Destinations Magazine

Without An Address, You Can’t Go Home

By Davedtc @davedtc

Awesome-Las-VegasWhen I lived in Las Vegas, my title at United Parcel Service was “Bad Address Clerk.” Because Vegas is a town of drifters, grifters and shifters of identity, packages would continually go astray, paralleled by the wanderings of their addressees, who in a month’s time in Vegas might have changed their residence—and their jobs, spouses and perhaps even their sex—two or three times. And then disappeared. So my shelves were filled with boxes large and small, for which the drivers could find no recipients.

Thus, if I exhausted every means of trying to locate these souls-on-the-wing (this being the 70s, many phone calls and phone book scratchings later), I would get to OPEN the packages, and, CSI-like, try to ascertain the whereabouts of the recipient by something in their contents. Guess what? People send very interesting things in the mail. Tear gas, for example. Firearms. Naughty things (I kept those). Jewelry. It was a diverting job, for a while; too bad it didn’t keep me out of the casinos.

In the early days of my living there, when I made my regular forays into the larger casinos, I would so often not be able to figure out where the doors were to leave. The glittering passageways were labyrinthine, so it seems like you’d always be led back to another part of the casino. Add to that that there were no clocks inside and that most of the windows didn’t let you clearly see out (and add to that a free drink or five), you’d have little sense of how much time you’d spent in there. After I’d lived in Vegas awhile, I understood how to leave, but that still didn’t seem to have saved me any money.

They have these wonderfully convenient check-cashing services at all the casinos, where if you cashed your check, you might get $10 credit at the tables. I once lost my entire week’s paycheck at the blackjack table, thirteen straight losses, in less than fifteen minutes. I moved to Vegas to save money for school and left with as much as I had when I arrived: none. I proudly exercised my right as an American to be an idiot.

But the gambling, the sheer extravagance: the mind-boggling wonderland of the casinos, with the mingled sounds of shouts from the craps tables, coins gushing into metal trays from the slots, big-timers in silk suits with their painted ladies on their arms, lowlifes grubbing along the carpet looking for a fallen nickel. Billions of dollars thrown at Chance, never a goddess known for a break.

It’s been said before, but it struck me too, that the whole of Las Vegas, a totem of extraordinary excess, a place built in the recesses of the high desert, appears to be—and probably should be—a mirage. Extravagant recreations of New York and Parisian streets, a large simulacrum of an Egyptian pyramid, fake (but erupting) volcanos, gaudy battles between big pirate ships and their nautical nemeses on artificial seas. Speaking of artificial seas, shockingly wasteful drawing of water from the parched desert, so much so that the land has dramatically sunk in some areas. (Not to mention the sinking of so many homeowner’s loans in the last few years.)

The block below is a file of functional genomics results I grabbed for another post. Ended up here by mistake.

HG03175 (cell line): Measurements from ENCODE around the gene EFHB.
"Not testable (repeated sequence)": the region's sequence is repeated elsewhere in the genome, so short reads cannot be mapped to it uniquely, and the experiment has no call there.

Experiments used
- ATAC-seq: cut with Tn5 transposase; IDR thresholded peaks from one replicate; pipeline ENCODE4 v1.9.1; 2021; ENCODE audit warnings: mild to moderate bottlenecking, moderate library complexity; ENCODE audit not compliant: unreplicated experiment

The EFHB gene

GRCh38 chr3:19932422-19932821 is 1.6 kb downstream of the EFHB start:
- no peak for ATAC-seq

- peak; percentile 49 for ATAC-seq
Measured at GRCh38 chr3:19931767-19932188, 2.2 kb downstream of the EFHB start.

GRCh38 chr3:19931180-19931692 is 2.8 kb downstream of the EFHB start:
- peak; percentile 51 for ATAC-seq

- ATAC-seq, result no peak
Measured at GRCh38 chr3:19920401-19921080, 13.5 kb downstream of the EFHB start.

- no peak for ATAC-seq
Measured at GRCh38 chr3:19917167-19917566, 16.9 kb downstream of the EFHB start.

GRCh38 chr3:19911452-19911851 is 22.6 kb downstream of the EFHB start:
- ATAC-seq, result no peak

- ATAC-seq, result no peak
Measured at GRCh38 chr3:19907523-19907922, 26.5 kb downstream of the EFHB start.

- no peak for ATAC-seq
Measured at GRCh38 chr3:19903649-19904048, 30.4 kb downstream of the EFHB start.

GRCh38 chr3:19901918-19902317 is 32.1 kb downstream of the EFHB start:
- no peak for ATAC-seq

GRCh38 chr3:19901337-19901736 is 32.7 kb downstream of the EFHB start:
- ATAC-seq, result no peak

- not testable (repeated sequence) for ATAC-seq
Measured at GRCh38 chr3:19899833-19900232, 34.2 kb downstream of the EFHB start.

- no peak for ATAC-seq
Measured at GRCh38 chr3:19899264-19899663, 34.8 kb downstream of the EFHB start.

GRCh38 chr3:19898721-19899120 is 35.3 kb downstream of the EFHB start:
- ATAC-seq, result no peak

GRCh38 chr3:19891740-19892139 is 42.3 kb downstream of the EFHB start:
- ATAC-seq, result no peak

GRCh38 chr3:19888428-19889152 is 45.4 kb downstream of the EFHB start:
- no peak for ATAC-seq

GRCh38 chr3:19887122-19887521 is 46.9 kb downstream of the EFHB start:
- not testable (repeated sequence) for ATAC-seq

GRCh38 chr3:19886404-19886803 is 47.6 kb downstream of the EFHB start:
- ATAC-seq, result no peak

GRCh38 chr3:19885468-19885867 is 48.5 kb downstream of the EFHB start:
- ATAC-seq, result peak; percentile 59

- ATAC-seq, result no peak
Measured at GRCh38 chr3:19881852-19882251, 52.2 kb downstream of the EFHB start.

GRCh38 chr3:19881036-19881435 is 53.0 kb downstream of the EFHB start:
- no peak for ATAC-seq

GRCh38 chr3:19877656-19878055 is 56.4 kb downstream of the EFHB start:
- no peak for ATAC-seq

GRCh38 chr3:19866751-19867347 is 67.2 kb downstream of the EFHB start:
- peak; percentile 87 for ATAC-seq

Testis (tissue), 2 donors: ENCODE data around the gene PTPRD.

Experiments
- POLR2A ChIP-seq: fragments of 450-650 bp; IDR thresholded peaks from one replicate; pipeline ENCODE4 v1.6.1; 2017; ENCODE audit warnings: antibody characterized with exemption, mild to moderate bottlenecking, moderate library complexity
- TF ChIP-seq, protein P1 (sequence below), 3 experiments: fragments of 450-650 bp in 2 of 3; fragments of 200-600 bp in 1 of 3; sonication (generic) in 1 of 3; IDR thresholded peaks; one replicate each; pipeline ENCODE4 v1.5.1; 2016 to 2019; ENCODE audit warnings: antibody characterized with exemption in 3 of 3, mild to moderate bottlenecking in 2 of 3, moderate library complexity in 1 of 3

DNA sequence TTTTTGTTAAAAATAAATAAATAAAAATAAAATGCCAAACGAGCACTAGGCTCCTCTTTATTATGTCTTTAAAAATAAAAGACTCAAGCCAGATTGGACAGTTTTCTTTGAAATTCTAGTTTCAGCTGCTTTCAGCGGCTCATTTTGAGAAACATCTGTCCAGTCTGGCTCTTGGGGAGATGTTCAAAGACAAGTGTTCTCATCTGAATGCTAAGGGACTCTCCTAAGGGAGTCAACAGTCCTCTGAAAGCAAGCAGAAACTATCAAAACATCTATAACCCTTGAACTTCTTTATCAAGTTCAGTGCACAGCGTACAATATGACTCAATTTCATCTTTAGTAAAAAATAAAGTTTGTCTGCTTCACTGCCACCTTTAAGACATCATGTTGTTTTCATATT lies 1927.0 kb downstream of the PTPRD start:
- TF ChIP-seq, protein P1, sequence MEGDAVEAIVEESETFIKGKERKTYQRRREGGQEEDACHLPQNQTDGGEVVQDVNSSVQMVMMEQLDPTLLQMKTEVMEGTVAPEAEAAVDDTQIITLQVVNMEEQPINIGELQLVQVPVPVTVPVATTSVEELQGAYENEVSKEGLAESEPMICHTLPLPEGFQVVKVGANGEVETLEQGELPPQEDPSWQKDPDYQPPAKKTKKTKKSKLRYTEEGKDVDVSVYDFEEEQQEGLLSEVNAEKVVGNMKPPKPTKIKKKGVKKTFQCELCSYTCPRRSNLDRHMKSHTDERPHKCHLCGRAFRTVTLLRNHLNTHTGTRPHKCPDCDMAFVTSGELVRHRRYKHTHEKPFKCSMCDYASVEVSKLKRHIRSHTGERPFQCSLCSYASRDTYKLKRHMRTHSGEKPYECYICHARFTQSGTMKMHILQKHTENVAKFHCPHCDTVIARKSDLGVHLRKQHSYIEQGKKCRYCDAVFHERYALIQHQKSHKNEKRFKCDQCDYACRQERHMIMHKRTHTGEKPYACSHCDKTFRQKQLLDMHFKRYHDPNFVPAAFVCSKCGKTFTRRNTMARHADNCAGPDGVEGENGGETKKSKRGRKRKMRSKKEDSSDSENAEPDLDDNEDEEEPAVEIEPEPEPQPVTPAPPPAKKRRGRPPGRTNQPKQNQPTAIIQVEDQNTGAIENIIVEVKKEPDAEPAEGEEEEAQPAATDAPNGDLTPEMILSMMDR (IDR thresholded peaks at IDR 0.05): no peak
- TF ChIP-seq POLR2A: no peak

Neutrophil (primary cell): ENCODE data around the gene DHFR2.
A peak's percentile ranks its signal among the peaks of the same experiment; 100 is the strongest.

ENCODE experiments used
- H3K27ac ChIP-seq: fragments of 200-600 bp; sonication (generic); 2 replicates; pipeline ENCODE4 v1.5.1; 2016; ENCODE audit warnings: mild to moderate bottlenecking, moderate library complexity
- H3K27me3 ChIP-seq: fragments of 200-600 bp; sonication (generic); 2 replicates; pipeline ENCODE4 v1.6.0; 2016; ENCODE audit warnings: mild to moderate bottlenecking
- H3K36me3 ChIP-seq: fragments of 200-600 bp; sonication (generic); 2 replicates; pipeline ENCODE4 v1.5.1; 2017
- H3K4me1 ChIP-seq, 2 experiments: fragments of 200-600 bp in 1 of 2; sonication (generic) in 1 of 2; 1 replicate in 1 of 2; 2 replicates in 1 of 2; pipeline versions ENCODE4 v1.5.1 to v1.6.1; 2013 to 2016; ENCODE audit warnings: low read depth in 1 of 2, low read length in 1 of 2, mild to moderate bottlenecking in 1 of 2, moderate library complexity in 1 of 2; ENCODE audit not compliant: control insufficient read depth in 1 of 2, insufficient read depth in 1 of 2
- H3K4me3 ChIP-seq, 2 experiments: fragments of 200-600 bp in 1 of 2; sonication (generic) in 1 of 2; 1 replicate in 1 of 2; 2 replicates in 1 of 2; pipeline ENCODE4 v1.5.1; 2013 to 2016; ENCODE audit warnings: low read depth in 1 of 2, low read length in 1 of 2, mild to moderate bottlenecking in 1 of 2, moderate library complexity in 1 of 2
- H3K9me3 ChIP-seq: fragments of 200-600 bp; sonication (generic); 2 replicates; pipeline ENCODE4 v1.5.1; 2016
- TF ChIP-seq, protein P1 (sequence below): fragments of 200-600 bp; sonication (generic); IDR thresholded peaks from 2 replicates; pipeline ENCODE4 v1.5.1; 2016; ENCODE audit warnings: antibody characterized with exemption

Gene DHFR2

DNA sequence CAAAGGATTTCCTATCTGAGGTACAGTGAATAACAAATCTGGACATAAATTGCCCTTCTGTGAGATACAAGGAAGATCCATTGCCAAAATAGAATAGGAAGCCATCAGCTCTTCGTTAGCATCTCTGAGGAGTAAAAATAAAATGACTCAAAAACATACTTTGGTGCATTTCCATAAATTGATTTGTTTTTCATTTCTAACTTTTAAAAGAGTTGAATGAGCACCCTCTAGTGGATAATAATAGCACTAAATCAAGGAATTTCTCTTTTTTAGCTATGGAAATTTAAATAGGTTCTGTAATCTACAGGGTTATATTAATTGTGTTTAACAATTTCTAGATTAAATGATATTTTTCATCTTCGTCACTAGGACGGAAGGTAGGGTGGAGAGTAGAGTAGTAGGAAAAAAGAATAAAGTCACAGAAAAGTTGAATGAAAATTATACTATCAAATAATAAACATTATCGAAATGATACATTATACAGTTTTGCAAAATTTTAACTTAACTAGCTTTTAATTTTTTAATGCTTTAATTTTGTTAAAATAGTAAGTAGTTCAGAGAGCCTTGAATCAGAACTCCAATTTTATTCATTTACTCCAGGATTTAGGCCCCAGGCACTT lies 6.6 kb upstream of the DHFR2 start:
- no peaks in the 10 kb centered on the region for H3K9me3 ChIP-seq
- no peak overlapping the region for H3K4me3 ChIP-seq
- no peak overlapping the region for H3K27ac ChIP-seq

But even though I left Vegas broke, I did leave with something: a car. And it didn’t cost me a dime—until later. It was given to me and my Vegas housemate right on the freeway spot where we picked up its frustrated driver. He’d left it for dead: a serviceable ’65 VW bug that simply had some problem with its coil wire. I was later able to legally register it—under something like an “abandoned vehicle” statute—as mine. Later, I drove it to Northern California, where I began college. I used it there for several months, so that I no longer even considered how oddly it had been acquired; it was my car.

Even when a uniformed police officer came to my English class and asked if there was a Tom Bentley there, I figured that it was my hair that had probably broken some law (my 1976 hairdo was very expressive). No, it seems I was in possession of a stolen car, of all things, and that I’d have to come to the station and straighten it out. It was easily straightened out: the car was owned by a woman in Vegas that had just loaned the car to our freeway doofus, and she’d discovered his poor stewardship upon her return from Japan, where she’d been touring with an entertainment group. Her particular talent was removing clothing from the profound grounds of her architecture (I saw some black and white glossies of her in/out of costume; she might put you in mind of Elly May Clampett after five vodka tonics, wearing a mail-order Lady Godiva wig).

Her name was (and might still be) Angel Blue. Under her name, the tag line on the glossies read: The Heavenly Body. As Dave Barry says, I am not making this up. And neither were the cops, who despite my protestations (and my registrations), took the car and gave it to Ms. Blue’s lawyer, who had tracked me to my academic lair. The real question I wanted answered was this: what was a stripper of Lady Blue’s talents doing with a ’65 Volkswagen? Ah, America, where Flannery O’Connor could have one of her unforgettable characters, Hazel Motes, say, “Nobody with a good car needs to be justified.”

But that bit of weirdness never soured me on Vegas. I’ve continued to visit, fascinated, amused, horrified, over the years. Despite its wrongness, I love Vegas. It’s SO wrong, so lurid, so fantastical, so wasteful, so filled with hope equally mixed with crushed dreams. That reminds me—I haven’t been there in a couple of years. The way Vegas works, they tear down half the city every couple of years and build new ersatz extravagances.

Gotta go soon, while Nero fiddles….


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